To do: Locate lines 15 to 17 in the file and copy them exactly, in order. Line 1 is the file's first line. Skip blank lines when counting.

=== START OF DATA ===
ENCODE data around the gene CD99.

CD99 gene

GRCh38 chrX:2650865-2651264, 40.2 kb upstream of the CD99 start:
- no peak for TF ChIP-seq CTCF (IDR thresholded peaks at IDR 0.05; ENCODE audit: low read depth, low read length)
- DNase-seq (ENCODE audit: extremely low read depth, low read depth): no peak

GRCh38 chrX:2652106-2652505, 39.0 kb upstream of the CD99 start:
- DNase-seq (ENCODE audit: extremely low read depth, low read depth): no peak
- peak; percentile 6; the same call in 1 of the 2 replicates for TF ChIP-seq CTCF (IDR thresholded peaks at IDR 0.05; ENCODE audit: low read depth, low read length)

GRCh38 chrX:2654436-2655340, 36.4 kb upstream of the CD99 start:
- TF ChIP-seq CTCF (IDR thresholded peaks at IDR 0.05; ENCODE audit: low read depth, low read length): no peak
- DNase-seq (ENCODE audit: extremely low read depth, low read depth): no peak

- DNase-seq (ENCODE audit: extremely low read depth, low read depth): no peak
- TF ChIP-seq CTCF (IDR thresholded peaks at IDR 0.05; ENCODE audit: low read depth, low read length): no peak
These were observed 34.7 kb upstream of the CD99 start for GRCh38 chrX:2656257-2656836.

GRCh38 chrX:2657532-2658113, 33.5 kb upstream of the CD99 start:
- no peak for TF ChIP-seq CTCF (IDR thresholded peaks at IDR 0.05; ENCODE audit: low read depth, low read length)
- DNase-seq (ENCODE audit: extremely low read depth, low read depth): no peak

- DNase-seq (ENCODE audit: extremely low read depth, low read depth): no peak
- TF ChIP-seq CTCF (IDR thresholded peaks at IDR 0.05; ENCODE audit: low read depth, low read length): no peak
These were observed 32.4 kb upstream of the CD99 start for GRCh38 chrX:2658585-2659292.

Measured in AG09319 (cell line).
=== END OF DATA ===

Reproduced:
GRCh38 chrX:2657532-2658113, 33.5 kb upstream of the CD99 start:
- no peak for TF ChIP-seq CTCF (IDR thresholded peaks at IDR 0.05; ENCODE audit: low read depth, low read length)
- DNase-seq (ENCODE audit: extremely low read depth, low read depth): no peak